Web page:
Can we change?

If some really bad decisions put into effect a bad precedent or process, it's a good time for a change. Some ideas for getting the most bang for the buck:

  • limit your focus - if everything is broken, find the 1-5 worst issues and focus in, one or two at a time.

  • change is small - find some "if we just did a few things differently..." cases and go for them. Don't try to rebuild the company from the ground up on day 1.

  • Ask questions - "We've done X, Doing Y is better/faster/nicer and achieves the same/better outcomes... mind if we do Y?"

  • Keep it short - the history of how you came to X really doesn't matter. What X is, why it isn't as good as Y, and what negative impacts it has are the range you need to discuss.

  • Choose your language - When it comes to the difference between "identifying a bad choice" and "complaining about former choice-makers", the difference is largely in the choice of nouns. "This choice is bad" vs. "This manager made a bad choice" - probably the same thing, but the first highlights the choice, not the person, and focuses the attention on what can change.

  • Offer and easy path - day 1, with little experience, any path to change is best as a "baby step". You don't trust them yet, they don't trust you - taking on faith that the company should make huge risky changes at this point will not be easy, no matter how well you present the option.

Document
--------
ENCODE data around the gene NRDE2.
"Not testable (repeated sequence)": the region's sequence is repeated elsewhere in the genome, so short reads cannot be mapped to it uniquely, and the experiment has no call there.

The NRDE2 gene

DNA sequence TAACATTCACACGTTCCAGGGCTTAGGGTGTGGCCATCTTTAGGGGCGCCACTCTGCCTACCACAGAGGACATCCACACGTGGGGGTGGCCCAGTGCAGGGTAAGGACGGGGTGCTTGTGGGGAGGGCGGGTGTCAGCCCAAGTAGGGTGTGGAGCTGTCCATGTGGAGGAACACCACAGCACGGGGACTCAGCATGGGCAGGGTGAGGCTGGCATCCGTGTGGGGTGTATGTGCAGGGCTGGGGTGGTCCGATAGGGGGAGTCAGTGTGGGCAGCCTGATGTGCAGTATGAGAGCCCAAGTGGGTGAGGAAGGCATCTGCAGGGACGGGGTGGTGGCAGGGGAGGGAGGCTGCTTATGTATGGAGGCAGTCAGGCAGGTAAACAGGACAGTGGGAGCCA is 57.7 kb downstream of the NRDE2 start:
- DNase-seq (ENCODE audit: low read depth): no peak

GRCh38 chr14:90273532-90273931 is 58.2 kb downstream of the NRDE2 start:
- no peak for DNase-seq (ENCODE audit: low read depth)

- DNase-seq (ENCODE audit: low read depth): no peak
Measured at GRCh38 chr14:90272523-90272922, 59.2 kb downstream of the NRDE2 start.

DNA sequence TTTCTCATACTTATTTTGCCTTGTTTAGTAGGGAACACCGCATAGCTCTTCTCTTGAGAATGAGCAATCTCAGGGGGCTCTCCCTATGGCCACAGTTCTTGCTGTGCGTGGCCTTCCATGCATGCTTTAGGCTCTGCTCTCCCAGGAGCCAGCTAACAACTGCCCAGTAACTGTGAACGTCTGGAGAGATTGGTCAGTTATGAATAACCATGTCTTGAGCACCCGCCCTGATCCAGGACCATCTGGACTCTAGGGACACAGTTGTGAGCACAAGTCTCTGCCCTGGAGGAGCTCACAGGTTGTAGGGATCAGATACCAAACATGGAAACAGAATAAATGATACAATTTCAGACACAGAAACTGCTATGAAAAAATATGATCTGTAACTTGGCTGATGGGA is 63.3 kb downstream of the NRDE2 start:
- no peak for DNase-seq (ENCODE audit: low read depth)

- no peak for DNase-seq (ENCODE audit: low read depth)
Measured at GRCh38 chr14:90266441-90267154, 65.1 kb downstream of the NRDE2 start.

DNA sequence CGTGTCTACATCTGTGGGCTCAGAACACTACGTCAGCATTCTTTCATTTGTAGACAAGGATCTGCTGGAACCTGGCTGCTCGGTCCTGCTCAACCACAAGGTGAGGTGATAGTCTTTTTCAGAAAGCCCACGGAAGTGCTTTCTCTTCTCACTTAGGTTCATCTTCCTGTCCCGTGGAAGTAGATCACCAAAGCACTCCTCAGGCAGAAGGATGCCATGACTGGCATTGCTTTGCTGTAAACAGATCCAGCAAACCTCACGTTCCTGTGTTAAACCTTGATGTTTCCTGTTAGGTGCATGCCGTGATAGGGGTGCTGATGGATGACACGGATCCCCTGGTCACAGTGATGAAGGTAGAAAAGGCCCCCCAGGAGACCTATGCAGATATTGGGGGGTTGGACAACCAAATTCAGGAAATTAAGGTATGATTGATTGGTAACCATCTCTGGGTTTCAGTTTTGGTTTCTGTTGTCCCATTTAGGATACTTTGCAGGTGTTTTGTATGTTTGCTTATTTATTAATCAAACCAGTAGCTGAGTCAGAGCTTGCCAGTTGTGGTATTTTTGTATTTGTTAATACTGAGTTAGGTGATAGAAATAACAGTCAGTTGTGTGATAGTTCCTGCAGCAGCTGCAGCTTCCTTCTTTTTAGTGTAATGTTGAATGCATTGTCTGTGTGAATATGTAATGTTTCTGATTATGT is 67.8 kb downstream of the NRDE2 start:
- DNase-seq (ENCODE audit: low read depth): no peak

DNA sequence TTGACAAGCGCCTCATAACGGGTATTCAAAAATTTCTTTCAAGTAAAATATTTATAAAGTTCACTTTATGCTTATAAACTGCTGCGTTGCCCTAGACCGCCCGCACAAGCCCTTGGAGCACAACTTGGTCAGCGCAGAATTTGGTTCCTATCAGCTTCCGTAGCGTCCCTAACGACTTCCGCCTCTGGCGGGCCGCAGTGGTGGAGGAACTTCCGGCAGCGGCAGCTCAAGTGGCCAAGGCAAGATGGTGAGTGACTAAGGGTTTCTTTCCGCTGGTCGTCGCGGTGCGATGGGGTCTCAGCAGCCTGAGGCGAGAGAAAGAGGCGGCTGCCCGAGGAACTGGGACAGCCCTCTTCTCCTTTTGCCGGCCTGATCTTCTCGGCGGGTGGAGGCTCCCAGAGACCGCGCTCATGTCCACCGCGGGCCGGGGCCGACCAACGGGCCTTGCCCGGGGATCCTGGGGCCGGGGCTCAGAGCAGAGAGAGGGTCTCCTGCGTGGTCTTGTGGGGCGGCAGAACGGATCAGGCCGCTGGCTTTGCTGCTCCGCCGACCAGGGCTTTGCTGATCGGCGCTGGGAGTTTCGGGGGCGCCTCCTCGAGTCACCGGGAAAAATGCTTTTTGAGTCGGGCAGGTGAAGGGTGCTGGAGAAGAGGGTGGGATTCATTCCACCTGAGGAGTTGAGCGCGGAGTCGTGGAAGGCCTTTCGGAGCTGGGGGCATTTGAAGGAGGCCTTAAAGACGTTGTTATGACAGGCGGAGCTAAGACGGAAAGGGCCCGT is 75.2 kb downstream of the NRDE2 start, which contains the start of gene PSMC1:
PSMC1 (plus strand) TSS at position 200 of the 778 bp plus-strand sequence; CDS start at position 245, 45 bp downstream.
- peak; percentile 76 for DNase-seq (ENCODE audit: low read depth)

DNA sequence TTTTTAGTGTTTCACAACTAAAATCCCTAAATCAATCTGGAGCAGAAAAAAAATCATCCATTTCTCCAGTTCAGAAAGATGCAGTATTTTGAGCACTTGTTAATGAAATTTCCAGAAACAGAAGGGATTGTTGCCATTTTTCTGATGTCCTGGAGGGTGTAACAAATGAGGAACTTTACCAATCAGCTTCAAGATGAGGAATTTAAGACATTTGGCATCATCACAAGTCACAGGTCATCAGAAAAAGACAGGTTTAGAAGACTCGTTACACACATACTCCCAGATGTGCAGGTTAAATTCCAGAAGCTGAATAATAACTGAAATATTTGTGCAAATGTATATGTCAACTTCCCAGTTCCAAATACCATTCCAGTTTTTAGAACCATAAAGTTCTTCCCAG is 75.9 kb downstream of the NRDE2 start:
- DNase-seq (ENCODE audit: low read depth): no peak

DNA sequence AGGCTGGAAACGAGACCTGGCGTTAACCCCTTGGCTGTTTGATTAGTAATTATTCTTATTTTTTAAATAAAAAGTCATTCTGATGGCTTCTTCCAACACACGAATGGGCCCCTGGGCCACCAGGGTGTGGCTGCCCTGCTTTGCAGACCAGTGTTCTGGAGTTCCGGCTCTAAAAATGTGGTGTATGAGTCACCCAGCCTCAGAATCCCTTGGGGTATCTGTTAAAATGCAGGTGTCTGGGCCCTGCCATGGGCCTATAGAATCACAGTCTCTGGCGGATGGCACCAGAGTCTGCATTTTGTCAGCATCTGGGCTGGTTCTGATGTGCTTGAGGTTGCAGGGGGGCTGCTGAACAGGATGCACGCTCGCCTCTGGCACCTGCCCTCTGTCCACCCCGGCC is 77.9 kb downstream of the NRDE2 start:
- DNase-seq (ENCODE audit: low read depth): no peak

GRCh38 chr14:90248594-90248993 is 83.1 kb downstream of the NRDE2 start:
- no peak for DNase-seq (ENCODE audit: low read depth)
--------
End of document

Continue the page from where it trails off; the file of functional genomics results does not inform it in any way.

The Fan is over here, the flying excrement will be arriving from this vector...

There are times when you know for sure that new management is walking into a mess. There's no way to fix it, there is just surviving it. Having grace, being polite, and keeping your morale from tanking is about all you can do.

Yes, it's polite to warn them, but do it once and leave it be. Don't be Eyore (sitting in a corner, believing everything is doomed to failure). And how forceful you are has something to do with how much you like, trust and respect your management.

It's another time for booking a closed door meeting. Phrase it as an update walking through the key events that lead to the mess, and your rationale for what the fallout will be. Have some survival ideas, and some best/worst case estimates. This isn't venting, this is letting management know that some projects will torpedo, whether they like it or not. Stay out of judgements and accusations and "what ifs" - "Management was short sighted" vs. "this was a poor decision in light of long term goals" - "if only we had done X, we would not be failing so miserably" vs. "the decision to Y instead of X lead to Z outcome, worsening our stance". Small rephrasing, but important.

Finish with expressing your willingness to help, even if you are lost on how to make the bad situation better.